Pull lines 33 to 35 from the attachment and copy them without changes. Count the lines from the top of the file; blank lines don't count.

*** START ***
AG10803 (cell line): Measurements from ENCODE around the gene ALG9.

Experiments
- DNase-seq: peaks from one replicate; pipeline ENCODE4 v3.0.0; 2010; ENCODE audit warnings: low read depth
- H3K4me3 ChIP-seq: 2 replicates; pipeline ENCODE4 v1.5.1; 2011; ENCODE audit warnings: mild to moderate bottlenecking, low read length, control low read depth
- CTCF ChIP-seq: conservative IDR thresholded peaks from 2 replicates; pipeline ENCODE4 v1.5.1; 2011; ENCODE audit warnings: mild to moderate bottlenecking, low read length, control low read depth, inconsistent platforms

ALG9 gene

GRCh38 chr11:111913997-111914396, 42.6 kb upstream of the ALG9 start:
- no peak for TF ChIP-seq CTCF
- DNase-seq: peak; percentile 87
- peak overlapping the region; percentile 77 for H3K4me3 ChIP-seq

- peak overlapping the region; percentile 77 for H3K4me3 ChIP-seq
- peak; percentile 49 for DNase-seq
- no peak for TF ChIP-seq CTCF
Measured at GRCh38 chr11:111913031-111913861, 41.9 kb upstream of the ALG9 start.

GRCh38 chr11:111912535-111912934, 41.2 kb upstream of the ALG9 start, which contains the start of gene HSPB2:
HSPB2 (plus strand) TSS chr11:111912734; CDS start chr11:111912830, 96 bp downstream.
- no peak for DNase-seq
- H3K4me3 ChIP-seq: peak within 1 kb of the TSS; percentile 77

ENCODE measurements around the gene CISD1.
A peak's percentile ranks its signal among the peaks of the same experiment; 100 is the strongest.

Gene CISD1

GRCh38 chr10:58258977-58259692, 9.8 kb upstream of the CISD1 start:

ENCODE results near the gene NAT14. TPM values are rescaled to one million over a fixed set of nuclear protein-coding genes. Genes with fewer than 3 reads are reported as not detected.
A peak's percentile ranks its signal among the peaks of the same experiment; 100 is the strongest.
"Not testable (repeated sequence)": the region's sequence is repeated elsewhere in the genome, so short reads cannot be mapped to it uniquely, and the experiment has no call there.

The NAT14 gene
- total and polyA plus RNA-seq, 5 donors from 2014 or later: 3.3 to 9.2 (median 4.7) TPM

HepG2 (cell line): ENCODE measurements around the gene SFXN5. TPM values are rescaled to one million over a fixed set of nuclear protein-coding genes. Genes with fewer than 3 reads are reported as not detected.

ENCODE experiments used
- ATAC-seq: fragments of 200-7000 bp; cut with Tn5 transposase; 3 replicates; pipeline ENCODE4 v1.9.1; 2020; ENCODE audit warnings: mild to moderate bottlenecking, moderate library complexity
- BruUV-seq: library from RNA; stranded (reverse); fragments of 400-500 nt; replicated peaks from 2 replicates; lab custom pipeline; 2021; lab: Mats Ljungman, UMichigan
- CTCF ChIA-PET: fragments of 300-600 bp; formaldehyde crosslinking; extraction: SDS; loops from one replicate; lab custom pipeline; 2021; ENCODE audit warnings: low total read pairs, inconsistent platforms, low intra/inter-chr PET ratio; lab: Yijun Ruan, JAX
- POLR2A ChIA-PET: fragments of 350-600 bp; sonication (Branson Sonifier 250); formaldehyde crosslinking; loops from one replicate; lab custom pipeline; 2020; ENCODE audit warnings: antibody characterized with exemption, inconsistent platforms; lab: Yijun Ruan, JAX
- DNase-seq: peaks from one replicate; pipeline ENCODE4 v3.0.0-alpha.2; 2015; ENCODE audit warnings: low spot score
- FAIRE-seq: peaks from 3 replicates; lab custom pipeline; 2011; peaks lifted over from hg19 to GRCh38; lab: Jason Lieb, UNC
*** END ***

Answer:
- POLR2A ChIA-PET: fragments of 350-600 bp; sonication (Branson Sonifier 250); formaldehyde crosslinking; loops from one replicate; lab custom pipeline; 2020; ENCODE audit warnings: antibody characterized with exemption, inconsistent platforms; lab: Yijun Ruan, JAX
- DNase-seq: peaks from one replicate; pipeline ENCODE4 v3.0.0-alpha.2; 2015; ENCODE audit warnings: low spot score
- FAIRE-seq: peaks from 3 replicates; lab custom pipeline; 2011; peaks lifted over from hg19 to GRCh38; lab: Jason Lieb, UNC